Charm World came out in 1985 on Deadbeat Records in Oakland, in case you're looking. Check in the $1 bin. It's not on CD.

Hopefully there'll be less kitten trauma tomorrow.

Monday, November 15, 2004

 

A second day on Crash

If you're just arriving, I'm going to refer you to last Friday's post which will explain why you should be interested in Crash.

Ok, so there are a couple of flys in the ointment. I think that even the most fanatic Crash fan is going to have to deal with two things. One (the biggest problem) is that, to be blunt, Mark Dumais had trouble singing on key. His bandmates knew it and anyone listening is going to know it. He apparently didn't care. Whether that's a deal breaker for you or not is up to you. It's something that bothers me and makes me want to hear his songs re-recorded, but over time I've largely adjusted to the point where I can enjoy the original tracks.

Two, it's never very hard to tell who Mark was listening to when he wrote any given song. I'm not going to lie to you and say that he never heard of the Jesus & Mary Chain, for example, because there's really no pretense otherwise. Again, given the fact that the J&MC spent most of their career ripping themselves off, this doesn't seem like a fatal flaw to me.

Ultimately, I think that Mark Dumais was a pretty good to great songwriter who, had he had more time, could have developed into someone who wouldn't need any apologies at all. As it is, he died without getting to do so, so we'll never know what might have happened. His last musical project, Tangerine, has some interesting moments though it's in an early Creation dance-pop mode that doesn't appeal to me as much as the Crash stuff.

Last time I wrote about the band, I mentioned that there's a real divide between side one and side two of their lp I Feel Fine, with side two being the point where Mark discovers the Reid brothers. I must not have paid quite enough attention to the details of that side, as I didn't notice what a great track John Stood By is until I recently got the Everything Under The Sun compilation, where it stands out more due to the sequencing. Ultra Vivid Scene fans should definitely check out the guitar work in this.

A few other favorites: here's What I Found, probably inspired by the J&MC's Some Candy Talking stuff. Here's All I Get, which points to a sound that Crash might have claimed as their own. Finally, here's their last single, Bright Colored Lights, which has been covered a few times by the sort of people you might read about in chickfactor.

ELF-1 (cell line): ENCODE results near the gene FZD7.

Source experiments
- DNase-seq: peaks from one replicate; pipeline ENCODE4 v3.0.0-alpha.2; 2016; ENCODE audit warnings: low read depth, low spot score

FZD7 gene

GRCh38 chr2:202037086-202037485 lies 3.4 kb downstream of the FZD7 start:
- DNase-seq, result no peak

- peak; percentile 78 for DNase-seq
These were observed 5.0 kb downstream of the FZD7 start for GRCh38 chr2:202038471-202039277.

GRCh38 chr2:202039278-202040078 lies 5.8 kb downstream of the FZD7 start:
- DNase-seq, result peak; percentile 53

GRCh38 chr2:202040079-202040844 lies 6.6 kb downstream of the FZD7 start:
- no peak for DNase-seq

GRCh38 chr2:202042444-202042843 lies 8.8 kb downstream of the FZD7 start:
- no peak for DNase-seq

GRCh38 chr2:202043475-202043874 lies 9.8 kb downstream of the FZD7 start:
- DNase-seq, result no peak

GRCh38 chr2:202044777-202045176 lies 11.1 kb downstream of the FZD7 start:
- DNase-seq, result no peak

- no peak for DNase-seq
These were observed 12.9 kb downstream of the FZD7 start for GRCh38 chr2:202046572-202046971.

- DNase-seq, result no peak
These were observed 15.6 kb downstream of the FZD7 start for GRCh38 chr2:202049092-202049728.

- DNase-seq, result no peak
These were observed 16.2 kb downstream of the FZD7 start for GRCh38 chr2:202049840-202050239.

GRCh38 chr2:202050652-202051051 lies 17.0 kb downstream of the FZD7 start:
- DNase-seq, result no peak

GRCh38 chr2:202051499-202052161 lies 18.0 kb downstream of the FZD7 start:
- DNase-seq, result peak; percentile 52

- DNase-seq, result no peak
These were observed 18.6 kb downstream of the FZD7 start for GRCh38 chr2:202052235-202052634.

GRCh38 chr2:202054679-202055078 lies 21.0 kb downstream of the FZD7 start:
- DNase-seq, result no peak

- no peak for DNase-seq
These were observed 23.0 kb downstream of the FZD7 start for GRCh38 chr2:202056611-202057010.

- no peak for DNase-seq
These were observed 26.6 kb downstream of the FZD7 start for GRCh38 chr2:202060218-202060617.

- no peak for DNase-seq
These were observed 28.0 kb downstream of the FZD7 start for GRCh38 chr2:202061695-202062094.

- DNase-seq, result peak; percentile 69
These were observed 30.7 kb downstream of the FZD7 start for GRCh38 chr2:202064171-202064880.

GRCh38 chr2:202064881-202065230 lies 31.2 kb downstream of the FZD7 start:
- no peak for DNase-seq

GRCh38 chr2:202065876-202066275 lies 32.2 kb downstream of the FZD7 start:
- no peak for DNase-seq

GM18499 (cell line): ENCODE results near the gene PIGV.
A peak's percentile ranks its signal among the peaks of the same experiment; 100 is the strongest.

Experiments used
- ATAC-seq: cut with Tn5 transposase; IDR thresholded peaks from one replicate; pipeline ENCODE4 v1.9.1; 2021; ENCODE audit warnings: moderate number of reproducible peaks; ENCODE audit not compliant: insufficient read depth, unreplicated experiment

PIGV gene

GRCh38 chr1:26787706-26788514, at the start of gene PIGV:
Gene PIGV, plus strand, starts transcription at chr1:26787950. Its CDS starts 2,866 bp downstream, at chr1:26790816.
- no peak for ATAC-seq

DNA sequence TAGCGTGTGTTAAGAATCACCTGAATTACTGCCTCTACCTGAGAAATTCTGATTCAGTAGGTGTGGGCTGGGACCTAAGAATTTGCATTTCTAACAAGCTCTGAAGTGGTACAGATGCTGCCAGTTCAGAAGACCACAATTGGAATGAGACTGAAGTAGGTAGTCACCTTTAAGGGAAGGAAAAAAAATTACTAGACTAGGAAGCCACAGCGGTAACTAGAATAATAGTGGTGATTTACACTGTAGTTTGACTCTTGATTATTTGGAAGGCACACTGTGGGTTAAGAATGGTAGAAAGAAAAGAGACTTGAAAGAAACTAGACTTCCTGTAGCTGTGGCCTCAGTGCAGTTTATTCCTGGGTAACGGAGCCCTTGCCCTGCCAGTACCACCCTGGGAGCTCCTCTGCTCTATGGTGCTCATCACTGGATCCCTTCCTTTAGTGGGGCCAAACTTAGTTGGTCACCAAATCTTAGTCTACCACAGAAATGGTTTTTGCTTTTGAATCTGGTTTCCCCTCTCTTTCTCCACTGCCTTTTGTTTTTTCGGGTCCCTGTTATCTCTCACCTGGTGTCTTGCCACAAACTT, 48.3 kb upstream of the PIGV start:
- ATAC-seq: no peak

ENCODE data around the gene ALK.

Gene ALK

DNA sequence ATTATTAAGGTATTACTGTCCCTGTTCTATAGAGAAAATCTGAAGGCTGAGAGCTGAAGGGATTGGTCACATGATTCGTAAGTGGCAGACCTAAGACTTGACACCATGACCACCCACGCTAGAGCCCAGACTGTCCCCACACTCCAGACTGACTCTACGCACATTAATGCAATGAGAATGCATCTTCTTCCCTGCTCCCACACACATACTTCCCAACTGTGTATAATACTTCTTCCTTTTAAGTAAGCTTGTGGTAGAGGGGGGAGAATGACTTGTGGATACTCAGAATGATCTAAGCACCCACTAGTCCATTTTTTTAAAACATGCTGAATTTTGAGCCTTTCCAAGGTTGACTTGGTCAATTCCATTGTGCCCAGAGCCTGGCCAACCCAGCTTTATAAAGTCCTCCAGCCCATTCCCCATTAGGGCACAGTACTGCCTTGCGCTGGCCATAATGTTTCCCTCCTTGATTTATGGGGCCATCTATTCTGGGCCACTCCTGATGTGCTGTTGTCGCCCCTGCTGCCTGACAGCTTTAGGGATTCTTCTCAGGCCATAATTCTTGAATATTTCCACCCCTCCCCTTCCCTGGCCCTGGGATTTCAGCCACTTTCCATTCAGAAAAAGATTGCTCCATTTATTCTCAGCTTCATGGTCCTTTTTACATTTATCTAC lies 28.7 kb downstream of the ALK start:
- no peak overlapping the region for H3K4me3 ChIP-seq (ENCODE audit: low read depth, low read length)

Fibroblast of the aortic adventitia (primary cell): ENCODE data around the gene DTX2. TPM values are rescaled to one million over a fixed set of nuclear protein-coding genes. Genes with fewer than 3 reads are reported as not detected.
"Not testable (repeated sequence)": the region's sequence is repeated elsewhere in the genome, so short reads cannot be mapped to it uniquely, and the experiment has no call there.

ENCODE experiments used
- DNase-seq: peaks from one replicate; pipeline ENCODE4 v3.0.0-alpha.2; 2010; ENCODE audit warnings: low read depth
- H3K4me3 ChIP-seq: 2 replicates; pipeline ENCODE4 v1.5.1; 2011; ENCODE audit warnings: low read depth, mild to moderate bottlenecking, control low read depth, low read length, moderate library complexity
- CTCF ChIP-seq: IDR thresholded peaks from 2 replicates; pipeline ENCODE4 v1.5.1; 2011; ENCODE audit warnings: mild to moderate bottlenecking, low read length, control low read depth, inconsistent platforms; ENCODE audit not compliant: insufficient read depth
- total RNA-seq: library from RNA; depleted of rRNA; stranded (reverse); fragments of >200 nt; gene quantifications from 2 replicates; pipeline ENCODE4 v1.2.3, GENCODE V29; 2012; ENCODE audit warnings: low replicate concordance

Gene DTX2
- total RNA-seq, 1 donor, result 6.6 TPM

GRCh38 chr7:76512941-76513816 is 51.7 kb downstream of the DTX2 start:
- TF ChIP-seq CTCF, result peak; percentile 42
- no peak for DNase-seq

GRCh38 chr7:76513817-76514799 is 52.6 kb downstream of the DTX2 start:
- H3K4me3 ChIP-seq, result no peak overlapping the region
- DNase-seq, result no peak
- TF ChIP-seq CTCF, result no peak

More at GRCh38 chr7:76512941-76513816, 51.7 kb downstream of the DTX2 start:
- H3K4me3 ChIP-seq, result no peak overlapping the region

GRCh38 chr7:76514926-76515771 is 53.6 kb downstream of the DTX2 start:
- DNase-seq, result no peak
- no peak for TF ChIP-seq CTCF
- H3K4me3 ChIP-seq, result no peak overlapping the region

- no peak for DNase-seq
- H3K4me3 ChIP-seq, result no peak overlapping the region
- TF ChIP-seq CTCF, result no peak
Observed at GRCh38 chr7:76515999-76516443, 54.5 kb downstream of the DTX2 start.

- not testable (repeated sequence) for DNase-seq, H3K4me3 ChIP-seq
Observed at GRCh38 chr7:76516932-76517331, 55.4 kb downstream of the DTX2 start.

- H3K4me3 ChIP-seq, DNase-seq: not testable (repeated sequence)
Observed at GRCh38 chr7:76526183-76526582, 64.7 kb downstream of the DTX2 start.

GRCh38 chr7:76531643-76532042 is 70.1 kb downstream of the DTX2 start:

If you're planning on going to eBay or gemm or such to pick up some Crash, be aware that while there's overlap between their vinyl-only lp I Feel Fine and the CD-only compilation Everything Under The Sun, there are worthwhile tracks exclusive to each. I'd probably recommend looking for the CD first.

One thing to look forward to: L. D. Beghtol, who some of you Magnetic Fields fans may know (he's also involved with a group called Flare and another called The Moth Wranglers) is working on some sort of a tribute to Crash. I'll post about it as soon as there's anything to post. If you're on the west coast, you might want to go to the upcoming Moth Wranglers record release party and beg them to do Don't Look Now as an encore. They're also playing in NYC on December 2 (my birthday!) but it's a late show on a work night, so I'm not sure I'll be there.

Friday, November 12, 2004

 

Sonic Upgrade day

Thanks to hints from two readers, I finally managed to acquire a copy of the Crash CD compilation Everything Under The Sun without going broke. Since Allmusic can't be bothered to get this right, the details are Justine records, 1992, JUSTCD1. I've posted about Crash a few times before. The references are (depending on where you're coming from):

Before he formed Ultra Vivid Scene, Kurt Ralske played guitar in a band called Crash.

Better known for her fantastic cassette-only albums (much of which did ultimately get CD releases), Linda Smith sang backup on one of the best songs by a band called Crash.

In addition to playing in a band called The Woods with Linda Smith and drumming for a DNA related solo group, percussionist Brian Bendlin was an early member of a band called Crash.

Before forming the early Creation dance/pop group Tangerine, the late Mark Dumais helmed a band called Crash who often combined Jesus & Mary Chain guitars with Morrissey-esque vocals.

When not stinking up the joint with Fountains of Wayne, Adam Schlesinger occasionally appears in a reasonably decent band called Ivy who once had an album produced by Kurt Ralske, who played in a band called Crash long ago.

There's a few more, but you get the idea.

So, today I'm posting a few tracks that I've put up before, but this time ripped from CD. This is one of the rare occasion where I find myself appreciating a band much more on CD than on vinyl. Here's I Feel Fine, which is probably their best song and which would probably make for a great cover version. And here's Don't Look Now, which has been covered a few times. More on Monday.

(Is it me, or does that cover photo look slightly obscene? That never struck me while looking at the CD, but on my monitor... Maybe it's just me.)

Tuesday, November 09, 2004

 
I'll tell you once more before I get off